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Closing Date Set For Dahlonega’s Chestatee Regional Hospital

Chestatee Regional Hospital in Dahlonega will be shutting down because the new owner wants to avoid old legal troubles. Northeast Georgia Health is still working out its long-term plans for Lumpkin County.
Chestatee Regional Hospital in Dahlonega will be shutting down because the new owner wants to avoid old legal troubles. Northeast Georgia Health is still working out its long-term plans for Lumpkin County.
Credit Chestatee Regional Hospital
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Chestatee Regional Hospital has Lumpkin County’s only emergency room. On July 26, it is set to close, but that may not be the end of the story.

Chestatee, in Dahlonega, will be shutting down because the new owner wants to avoid old legal troubles. Northeast Georgia Health System, a private company, doesn’t want to be held liable for the insurance fraud accusations against the current owner, Durall Capital.

Northeast Georgia Health is still working out its long-term plans for Lumpkin County, which could include a new emergency room. But for now, it will add hours at its nearby urgent care center. That center will now close at midnight instead of 8 p.m. The closest emergency room will be in Gainesville in the meantime.

Louis Smith, president of system acute and post-acute operations at Northeast Georgia Health, said his company understands that the community is “concerned” and “anxious” at this point about the next steps, and, “Certainly, working to get more services in that community is our priority over the next several months.”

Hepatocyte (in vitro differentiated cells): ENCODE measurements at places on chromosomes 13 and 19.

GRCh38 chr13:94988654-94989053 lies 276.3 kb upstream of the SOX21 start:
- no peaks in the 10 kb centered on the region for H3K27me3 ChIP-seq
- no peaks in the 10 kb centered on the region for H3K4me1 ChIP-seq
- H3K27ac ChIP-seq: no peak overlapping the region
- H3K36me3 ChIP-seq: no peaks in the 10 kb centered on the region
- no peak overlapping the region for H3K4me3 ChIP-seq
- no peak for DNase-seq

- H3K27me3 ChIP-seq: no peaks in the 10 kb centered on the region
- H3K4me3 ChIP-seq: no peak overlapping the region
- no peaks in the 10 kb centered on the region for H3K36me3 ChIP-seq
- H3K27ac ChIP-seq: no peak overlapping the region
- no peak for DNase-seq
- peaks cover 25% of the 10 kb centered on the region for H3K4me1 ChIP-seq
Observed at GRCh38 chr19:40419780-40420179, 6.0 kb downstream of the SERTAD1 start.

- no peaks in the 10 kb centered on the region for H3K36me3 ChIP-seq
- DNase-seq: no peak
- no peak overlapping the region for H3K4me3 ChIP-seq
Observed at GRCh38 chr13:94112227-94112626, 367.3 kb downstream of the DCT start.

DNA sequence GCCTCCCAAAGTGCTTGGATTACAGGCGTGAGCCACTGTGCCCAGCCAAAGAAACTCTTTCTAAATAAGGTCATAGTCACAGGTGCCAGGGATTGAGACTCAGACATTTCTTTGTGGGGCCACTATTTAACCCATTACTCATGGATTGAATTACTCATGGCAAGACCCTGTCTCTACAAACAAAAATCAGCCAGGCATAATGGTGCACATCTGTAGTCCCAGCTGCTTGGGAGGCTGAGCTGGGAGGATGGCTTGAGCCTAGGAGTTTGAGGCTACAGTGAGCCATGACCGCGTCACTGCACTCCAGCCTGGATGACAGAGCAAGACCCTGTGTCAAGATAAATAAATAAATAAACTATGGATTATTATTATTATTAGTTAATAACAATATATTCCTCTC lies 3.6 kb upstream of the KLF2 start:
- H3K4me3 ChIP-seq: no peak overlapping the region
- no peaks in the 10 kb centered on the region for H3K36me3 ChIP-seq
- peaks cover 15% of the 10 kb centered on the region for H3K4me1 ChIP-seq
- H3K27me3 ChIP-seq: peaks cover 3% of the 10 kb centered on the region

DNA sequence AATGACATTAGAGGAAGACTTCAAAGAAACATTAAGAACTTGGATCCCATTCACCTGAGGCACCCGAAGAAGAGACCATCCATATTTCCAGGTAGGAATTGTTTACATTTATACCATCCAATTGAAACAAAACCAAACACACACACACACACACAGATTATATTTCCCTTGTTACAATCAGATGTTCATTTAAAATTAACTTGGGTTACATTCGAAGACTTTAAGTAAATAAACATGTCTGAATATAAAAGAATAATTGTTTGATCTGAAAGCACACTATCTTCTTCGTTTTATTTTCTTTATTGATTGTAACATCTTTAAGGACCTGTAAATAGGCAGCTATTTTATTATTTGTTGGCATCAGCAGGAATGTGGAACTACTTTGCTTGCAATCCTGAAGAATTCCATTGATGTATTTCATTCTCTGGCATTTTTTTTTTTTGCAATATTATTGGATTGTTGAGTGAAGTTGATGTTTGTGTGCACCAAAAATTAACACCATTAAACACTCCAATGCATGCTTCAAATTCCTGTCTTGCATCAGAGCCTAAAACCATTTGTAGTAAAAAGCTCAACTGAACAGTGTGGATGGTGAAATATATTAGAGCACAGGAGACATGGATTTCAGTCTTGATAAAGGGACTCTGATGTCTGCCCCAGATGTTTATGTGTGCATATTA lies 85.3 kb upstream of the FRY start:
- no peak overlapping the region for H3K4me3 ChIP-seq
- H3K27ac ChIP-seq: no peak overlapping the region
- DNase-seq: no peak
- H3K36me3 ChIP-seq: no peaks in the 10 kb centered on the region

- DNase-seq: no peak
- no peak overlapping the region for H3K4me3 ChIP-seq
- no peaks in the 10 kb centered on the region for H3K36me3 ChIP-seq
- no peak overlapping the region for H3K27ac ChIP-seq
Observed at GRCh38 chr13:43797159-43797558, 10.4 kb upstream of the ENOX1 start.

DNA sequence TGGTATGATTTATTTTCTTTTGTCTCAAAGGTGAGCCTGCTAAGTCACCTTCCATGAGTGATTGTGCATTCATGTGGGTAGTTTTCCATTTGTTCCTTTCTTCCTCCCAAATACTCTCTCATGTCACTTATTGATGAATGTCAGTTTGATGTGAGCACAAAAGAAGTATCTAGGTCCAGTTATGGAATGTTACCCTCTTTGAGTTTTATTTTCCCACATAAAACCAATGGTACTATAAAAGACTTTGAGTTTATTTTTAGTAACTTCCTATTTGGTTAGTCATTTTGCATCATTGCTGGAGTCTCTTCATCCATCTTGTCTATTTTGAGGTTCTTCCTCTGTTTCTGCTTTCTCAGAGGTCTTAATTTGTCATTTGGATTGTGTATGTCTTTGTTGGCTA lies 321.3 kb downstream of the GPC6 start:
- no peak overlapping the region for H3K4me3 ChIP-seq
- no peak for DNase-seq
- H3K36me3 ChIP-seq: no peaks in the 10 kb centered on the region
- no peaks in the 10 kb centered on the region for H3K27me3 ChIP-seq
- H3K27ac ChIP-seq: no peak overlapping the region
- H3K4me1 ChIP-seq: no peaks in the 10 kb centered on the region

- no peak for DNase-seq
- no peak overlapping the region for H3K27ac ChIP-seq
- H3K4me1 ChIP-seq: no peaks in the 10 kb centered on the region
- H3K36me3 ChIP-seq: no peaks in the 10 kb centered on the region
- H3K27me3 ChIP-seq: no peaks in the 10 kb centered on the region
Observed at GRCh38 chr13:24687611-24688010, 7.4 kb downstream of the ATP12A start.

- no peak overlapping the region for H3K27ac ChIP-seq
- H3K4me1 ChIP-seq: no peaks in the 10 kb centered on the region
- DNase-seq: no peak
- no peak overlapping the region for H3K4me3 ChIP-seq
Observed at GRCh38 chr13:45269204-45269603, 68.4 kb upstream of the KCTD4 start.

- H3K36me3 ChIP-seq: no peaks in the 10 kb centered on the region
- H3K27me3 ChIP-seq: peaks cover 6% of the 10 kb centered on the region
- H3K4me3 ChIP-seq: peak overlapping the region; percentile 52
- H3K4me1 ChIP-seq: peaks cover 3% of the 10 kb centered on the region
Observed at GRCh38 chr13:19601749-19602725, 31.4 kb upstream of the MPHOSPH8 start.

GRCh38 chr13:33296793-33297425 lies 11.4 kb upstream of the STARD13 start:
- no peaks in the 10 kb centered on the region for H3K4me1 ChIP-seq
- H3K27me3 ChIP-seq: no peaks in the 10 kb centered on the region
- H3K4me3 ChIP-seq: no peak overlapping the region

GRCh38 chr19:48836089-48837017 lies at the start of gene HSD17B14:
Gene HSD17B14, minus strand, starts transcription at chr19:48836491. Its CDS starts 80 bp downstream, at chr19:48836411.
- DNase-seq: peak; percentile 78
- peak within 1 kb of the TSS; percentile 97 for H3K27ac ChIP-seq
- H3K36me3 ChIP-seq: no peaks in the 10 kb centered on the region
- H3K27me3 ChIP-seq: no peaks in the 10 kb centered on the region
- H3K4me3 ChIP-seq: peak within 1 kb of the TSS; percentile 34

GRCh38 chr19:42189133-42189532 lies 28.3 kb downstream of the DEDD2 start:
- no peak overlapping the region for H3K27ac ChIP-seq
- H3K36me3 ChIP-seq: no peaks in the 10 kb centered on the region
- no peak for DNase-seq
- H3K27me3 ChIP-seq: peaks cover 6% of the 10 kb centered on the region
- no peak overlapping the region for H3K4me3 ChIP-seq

He said the network has launched an internal review to try to work out those next steps. The hope is to have answers in two to three months.

Smith said things are in flux because the hospital network had to make a quick decision once the opportunity to buy Chestatee came up. “When that presented itself, it was like, well, somebody’s gotta step up and make a decision here, so we are going to be that organization.”

Dahlonega Mayor Sam Norton said Northeast Georgia Health has a good reputation in the region, but locals are still apprehensive.

“We don’t want to have to drive 45 minutes for emergency services. We need these facilities opened, and the community needs that peace of mind that there is emergency care in the community,” he said.

Norton said he is hopeful that Northeast Georgia will do a better job than the current owner. “Northeast Georgia has got a responsibility. They’re going to be the player, and so we expect them to step up and do a good job, as I’m sure they will.”

In the far long term, Smith said, the University of North Georgia ultimately hopes to take over the Chestatee facility. Northeast Georgia Health would then move its operations to land it already owns nearby.